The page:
Historic Fiction: The Caged Graves Does It Right

Saturday, August 17, 2013
Recently, I’ve been reading about mentor texts, books writers can study to learn about some aspect of writing.  If you are writing historic fiction make The Caged Graves by Dianne K. Salerni your mentor text. 
It is the story of 17-year-old Verity Boone.  After moving away when she was a toddler, Verity returns to Catawissa, PA. in 1867. She has been corresponding with a young farmer and they plan to get married. In Catawissa, she discovers two caged graves located outside the church cemetery.  Since one of the graves is her mother’s, Verity is determined to find out what happened 15 years earlier and why no one will speak about it.
It’s clear from the start that Salerni has done her research.  She knows what you would eat at an ordinary meal vs. a celebration.  She knows what dry goods Verity could buy in Catawissa and what she would order as well as what plants women used to doctor what ailments.  She even knows what magazine a woman would show her future daughter-in-law when picking out things for a wedding.  Salerni gently worked in these details throughout the story.
Historic fiction gone wrong often substitutes research for story.  Salerni, on the other hand, gives the reader a layered plot, sure to satisfy. First comes the mystery plotline. What happened 15 years ago and why will no one speak about it? Then she layers in the romance, complete with one love triangle and hints of other possibilities.  Will Verity marry the man she planned to marry or will a new suitor win her heart? And what if another girl, someone he’s known since childhood manages to turn her beau’s head?  Salerni also pulls in a treasure hunt and possible paranormal activity.  The resulting plot is marvelously complicated and rich and could take place in no other setting.
And that’s the last thing that Salerni pulls off.  She has woven the setting so deeply into this story that it could take place no-where and no-when else and she does it in a way that it completely unique.  Given this particular setting, that’s saying something.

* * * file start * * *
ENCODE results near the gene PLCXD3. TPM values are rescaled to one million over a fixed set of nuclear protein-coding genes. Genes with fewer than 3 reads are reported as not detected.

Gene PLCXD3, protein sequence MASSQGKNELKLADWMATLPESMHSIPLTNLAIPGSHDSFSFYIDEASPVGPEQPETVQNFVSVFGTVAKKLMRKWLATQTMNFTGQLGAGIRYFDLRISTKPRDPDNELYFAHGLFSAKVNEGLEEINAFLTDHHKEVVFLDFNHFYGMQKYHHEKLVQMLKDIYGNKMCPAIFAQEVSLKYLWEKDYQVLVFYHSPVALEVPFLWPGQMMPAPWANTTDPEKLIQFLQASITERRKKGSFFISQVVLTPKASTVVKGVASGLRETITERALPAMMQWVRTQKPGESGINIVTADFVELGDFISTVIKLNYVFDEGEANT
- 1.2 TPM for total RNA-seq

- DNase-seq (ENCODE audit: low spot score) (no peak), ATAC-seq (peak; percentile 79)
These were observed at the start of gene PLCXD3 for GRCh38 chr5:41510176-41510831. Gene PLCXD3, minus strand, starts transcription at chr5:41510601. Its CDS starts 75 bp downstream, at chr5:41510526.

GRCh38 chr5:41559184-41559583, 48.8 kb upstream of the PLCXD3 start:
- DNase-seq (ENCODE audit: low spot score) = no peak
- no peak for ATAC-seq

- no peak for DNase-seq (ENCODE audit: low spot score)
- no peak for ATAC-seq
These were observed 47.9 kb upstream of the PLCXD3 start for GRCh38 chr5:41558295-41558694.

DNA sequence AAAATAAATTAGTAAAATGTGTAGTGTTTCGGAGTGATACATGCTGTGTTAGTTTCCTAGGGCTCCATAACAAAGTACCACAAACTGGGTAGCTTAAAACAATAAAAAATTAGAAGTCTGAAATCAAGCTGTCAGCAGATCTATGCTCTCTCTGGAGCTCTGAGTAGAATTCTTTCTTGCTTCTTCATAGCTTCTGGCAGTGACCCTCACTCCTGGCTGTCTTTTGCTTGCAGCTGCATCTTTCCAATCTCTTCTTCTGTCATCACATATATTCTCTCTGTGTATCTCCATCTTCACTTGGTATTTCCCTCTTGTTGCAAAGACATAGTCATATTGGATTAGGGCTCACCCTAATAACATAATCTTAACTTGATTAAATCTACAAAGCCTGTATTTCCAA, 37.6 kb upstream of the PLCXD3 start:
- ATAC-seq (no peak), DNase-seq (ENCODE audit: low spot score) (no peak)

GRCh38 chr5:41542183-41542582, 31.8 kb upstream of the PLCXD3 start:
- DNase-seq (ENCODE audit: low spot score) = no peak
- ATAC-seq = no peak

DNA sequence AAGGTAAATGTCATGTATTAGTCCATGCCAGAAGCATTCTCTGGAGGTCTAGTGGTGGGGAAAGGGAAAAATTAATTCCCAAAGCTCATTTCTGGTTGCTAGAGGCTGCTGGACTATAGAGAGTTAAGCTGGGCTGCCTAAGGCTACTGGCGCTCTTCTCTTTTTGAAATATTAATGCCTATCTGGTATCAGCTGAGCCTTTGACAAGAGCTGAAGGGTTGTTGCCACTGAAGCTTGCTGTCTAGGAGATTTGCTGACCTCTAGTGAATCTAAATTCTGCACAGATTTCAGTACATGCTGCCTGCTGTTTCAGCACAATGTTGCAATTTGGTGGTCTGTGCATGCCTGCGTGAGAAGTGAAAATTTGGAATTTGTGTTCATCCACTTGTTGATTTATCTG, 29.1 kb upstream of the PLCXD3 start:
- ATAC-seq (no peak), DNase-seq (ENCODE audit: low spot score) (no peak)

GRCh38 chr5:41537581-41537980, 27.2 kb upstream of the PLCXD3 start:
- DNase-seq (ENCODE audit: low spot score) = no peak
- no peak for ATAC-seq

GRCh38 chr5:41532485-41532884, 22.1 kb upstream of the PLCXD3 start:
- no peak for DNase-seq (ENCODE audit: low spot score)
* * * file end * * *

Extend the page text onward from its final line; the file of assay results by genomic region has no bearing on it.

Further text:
The story takes place post-Civil War so I went into it with certain expectations.  I expected something to do with conflict between northern and southern sympathizers or slavery.  Neither is even mentioned.  Instead, Salerni focuses on another reality of the Civil War, men who had the means to pay a poor man to fight in their place and other men who might have escaped the conflict if their family hadn’t needed the money. This is vital to the plot, because the war has created a shortage of uninjured men. Time and place feed directly into Salerni’s story.
Salerni shows what can be done when an author combines detailed research with a winning story set in the one and only place and time it could happen.  Read and learn, ladies.  Read and learn.

Sue will be teaching one of our courses, Writing Nonfiction for Children and Young Adults, starting October 7, 2013.  


Margo Dill said...

Sue: Is this young adult? Just curious. It sounds AWESOME! It is so hard to weave those details of nonfiction in while staying true to your story, which is what historical fiction is all about. Thanks for sharing this book and her skill with us!

Anonymous said...

It is YA, but I also think it would appeal to adults. The story is complex enough.

Renee Roberson said...

Sounds great, Sue! I'll definitely be checking this one out.

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